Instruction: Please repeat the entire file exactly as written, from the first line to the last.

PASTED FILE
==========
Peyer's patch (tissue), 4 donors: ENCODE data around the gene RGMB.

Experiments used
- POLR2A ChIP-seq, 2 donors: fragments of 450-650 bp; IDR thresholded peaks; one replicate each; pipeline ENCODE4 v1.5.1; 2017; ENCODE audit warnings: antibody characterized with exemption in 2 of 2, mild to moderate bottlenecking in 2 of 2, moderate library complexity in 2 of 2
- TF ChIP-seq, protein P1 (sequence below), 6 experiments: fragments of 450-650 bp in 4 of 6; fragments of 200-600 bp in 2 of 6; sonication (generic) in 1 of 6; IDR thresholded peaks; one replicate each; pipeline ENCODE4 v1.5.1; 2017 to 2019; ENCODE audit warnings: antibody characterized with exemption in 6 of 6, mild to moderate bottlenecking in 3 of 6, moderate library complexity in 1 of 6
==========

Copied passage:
Peyer's patch (tissue), 4 donors: ENCODE data around the gene RGMB.

Experiments used
- POLR2A ChIP-seq, 2 donors: fragments of 450-650 bp; IDR thresholded peaks; one replicate each; pipeline ENCODE4 v1.5.1; 2017; ENCODE audit warnings: antibody characterized with exemption in 2 of 2, mild to moderate bottlenecking in 2 of 2, moderate library complexity in 2 of 2
- TF ChIP-seq, protein P1 (sequence below), 6 experiments: fragments of 450-650 bp in 4 of 6; fragments of 200-600 bp in 2 of 6; sonication (generic) in 1 of 6; IDR thresholded peaks; one replicate each; pipeline ENCODE4 v1.5.1; 2017 to 2019; ENCODE audit warnings: antibody characterized with exemption in 6 of 6, mild to moderate bottlenecking in 3 of 6, moderate library complexity in 1 of 6